Tag Archives: Pop Punk

Double Lined Minority Release New Single, White Flag

Gold Coast pop-punk four-piece Double Lined Minority have recently released their new single White Flag and have announced a national Australian tour in support.

Forming in high school and inspired by a low-fi pop punk reminiscent of the ’90s, the group have come a long way since their humble beginnings in 2009 and have proven that they’re more than what meets the eye.

Following in the wake of their two previous releases – 2011’s With Finger’s Crossed (LP) and 2013’s Calling All Liars (EP) – White Flag is a hint of what fans can expect of the band’s forthcoming EP due for release in early 2015.

Written about the realisation that there are some struggles in life you just can’t fight, for singer Eddie Salazar, it was about putting himself in to the terrifying situation that millions of people faced of Typhoon Haiyan which devastated the Philippines in 2013. Salazar said: “I imagined being at that place and in that situation whilst it was happening and to have 195 mile-per-hour winds coming right at you – and you have no choice but to accept what’s coming to you.”

White flag is laced with the band’s trademark dynamic melodies but also reflects a maturing sound. It’s a track that will resonate well for fans of New Found Glory, Switchfoot, Man Overboard and Pierce The Veil.

Renown for their high energy shows and unhinged on-stage antics Double Lined Minority have an impressive touring history having graced the Big Day Out stage twice (in 2012 and 2014) and supporting the likes of International heavyweights the likes of Smash Mouth (USA), The Red Jumpsuit Apparatus (USA), Razorback (PHIL) and Grey-houndz (PHIL).

At the ripe ages of 19 and 20 respectively, the boys are quickly emerging as the modern face of Australian DIY pop punk. With high expectations and the music to match, Double Lined Minority is a name you won’t be forgetting any time soon.

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Introducing…False Heads

False Heads are a three piece alternative/punk rock band from London. With the members still trolling their way through University, the band find themselves gigging in and around the Chichester area as well. The band consists of Luke Griffiths (songwriter/vocals/guitar), ‘Mop Head’ (bass/backing vocals) and Jack Hertzberg (drums).

Describing their sound as similar in style to Nirvana, The Sex Pistols, Elliott Smith and Radiohead, False Heads have a raw, energetic and far-from-perfect sound. But, it’s this far-from-perfect sound that makes them so likeable. Their energy and enthusiasm seeps through in each song as their sound hasn’t been moulded to suit a particular record label. There’s no fancy effects here just good, old, clean guitar, drums and bass. They are who they are and you will love them for this simple fact.

False Heads have recently self-released their second EP, Tunnel Vision which is available to download off their bandcamp page for free. In Fall Around, Griffiths vocals are very Cobain-esque – his vocals are gravelly, slightly untuneful and uninterested but pleasant. They suit the song. The chorus, “It’s all there but you’re dreaming” will have you singing along in no time.

Without A Doubt starts with a deep bass riff and sporadic drums before it turns into chaos but the vocals gradually settle the explosion. Griffiths vocals start the song with a soft, seductive tone but more angst is then heard in the chorus, “I don’t mind/I don’t care”. Griffiths’ voice sounds amazing in the chorus – this is what his voice is meant for, not slow or long-held notes but punchy, angry vocals. His vocals remain untuneful, keeping that slightly grumpy, Cobain-esque feel to them. This band are all about the attitude so having less than perfect vocals suits them. False Heads’ songs wouldn’t work with heart-melting vocals.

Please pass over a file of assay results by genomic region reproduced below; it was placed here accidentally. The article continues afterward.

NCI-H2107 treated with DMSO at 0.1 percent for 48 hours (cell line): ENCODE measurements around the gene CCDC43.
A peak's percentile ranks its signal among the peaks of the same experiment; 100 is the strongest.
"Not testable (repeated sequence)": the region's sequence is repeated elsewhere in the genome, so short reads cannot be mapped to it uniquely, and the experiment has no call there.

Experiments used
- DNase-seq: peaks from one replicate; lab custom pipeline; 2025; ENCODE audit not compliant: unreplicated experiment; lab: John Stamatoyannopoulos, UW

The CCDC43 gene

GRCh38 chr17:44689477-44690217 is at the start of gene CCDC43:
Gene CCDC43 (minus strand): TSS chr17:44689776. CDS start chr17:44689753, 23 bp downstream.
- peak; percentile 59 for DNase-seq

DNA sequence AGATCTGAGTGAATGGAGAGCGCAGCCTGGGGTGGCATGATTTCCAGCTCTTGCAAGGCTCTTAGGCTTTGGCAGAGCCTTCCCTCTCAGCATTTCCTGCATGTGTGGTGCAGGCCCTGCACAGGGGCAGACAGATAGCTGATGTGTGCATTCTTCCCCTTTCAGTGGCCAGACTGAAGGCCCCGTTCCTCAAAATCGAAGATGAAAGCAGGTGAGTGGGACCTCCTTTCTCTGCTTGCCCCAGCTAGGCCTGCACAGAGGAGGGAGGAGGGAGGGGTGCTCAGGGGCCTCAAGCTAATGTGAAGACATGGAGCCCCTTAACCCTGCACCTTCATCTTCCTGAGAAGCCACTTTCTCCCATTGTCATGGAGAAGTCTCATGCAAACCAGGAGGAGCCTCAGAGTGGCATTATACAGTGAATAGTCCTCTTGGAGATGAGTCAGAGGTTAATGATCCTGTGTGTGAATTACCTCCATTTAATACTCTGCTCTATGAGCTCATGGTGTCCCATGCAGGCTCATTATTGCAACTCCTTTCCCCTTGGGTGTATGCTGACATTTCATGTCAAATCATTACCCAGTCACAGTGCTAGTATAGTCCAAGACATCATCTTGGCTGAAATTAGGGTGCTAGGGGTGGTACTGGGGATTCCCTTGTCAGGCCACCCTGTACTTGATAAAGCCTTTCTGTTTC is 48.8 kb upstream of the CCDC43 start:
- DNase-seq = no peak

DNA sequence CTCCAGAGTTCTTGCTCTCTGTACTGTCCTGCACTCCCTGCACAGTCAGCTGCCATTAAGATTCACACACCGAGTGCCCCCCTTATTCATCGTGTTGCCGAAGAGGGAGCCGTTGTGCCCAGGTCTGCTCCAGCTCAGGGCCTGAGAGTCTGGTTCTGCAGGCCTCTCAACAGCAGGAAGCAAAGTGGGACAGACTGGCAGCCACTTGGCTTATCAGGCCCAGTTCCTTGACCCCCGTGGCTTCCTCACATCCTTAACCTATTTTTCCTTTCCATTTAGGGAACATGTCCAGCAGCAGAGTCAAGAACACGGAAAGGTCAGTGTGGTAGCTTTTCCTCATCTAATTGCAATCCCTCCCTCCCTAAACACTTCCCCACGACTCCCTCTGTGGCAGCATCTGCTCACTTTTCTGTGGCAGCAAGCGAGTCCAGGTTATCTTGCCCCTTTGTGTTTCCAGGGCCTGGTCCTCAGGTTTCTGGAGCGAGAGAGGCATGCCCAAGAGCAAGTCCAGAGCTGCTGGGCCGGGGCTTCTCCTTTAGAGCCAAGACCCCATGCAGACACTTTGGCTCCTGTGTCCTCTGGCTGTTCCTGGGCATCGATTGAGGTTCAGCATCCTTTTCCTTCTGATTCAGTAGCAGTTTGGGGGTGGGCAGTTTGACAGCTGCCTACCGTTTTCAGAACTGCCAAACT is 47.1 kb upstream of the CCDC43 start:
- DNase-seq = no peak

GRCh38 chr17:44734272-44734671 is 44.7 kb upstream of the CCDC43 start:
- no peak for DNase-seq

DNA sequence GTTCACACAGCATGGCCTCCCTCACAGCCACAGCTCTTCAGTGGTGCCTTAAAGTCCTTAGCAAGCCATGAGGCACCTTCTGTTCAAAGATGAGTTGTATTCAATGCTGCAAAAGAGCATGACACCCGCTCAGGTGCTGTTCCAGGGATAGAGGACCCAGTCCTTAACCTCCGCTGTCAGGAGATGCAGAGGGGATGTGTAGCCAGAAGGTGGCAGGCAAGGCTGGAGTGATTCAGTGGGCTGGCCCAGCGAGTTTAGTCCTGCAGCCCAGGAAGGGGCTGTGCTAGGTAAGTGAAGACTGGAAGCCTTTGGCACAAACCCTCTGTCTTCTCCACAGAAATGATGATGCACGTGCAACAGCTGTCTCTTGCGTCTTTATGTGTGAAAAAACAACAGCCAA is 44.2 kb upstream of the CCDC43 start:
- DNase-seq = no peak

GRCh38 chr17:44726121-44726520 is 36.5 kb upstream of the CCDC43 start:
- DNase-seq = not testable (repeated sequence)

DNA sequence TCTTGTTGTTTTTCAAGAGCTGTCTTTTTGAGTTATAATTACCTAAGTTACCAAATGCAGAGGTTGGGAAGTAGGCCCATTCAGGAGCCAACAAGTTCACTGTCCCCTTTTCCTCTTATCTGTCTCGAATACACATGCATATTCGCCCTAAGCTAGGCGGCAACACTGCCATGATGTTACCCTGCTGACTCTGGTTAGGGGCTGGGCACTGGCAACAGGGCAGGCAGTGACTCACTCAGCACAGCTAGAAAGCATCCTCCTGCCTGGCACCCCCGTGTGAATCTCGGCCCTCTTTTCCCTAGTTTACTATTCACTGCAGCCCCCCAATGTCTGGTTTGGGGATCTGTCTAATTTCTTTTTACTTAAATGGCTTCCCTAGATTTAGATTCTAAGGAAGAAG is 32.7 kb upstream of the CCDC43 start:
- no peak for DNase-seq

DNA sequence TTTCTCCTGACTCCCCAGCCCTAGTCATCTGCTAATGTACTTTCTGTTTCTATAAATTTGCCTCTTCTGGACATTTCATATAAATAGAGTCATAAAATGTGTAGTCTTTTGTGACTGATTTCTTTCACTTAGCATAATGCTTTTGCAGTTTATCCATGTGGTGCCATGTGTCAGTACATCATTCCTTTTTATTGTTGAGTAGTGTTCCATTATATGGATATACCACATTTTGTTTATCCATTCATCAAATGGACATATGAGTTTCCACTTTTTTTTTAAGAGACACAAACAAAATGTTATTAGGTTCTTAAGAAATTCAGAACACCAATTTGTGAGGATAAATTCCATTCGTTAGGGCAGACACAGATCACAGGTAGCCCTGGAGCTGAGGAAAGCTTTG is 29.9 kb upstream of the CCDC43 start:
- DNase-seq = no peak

Where Is Your Man? starts with a lovely, upbeat guitar riff which is a pleasure to hear after all the punk rock influences in the previous two tracks. Where Is Your Man? is a light-hearted song full of Elliott Smith inspired electric guitar riffs and angelic vocals making Griffiths sound like butter wouldn’t melt in his mouth.

Remedy is the best song on Tunnel Vision. It’s got that old American pop-punk rock sound to it making it sound vintage in its own way. It’s quite an upbeat number with a sweet, gentle guitar riff and smooth vocals. The lyrics on this song are particularly well written and memorable, “Can you bring me down and bring me back/In the lost and found where I’ll cut some slack/Can you peg me out and dub me in when I’m in doubt I’ll try anything”. There’s even a superb instrumental part to Remedy around two thirds of the way in allowing the band to show off their solo abilities. This is a track that you’ll fall in love with instantly – there’s just something about it.

Comfort Consumption is a slow number to end the EP on. Griffiths vocals once again take on an angelic tone but this time are complimented by some lovely, refreshing harmonies during the verses. Comfort Consumption is clever in that the instruments build towards the end of each verse, making the listener expect a hugely dramatic chorus. But in fact, the instruments completely drop back leaving a solo guitar riff and a sparse drum beat with some vocals to form the chorus. This songs builds and diminishes tension within seconds.

False Heads have produced a good alternative rock/punk rock EP that displays the variety in their sound. Tunnel Vision can be heard here. False Heads are giving their EP away for free – you can download it from their bandcamp page.

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Veara – Growing Up Is Killing Me Album Review

Georgia’s own Peach State pop-punkers Veara celebrate the release of their new album Growing Up Is Killing Me out now on Epitaph. The album can be streamed in full by visiting the Epitaph YouTube channel.

Growing Up Is Killing Me is a huge sonic step forward for this powerful band. Beneath the ear-candy layered power chords, the band have an urgent message about life, friendship and betrayal.

Veara guitarist/vocalist Patrick Bambrick, bassist/vocalist Bryan Kerr and drummer Brittany Harrell have been playing together for over a decade. However it wasn’t until lead vocalist/guitarist Bradley Wyrosdick joined the band in 2008 that Veara as we know came into existence.

Growing Up Is Killing Me was recorded with Dan Korneff (Pierce The Veil, My Chemical Romance, Paramore) at House of Loud studio in New Jersey over a two-month period.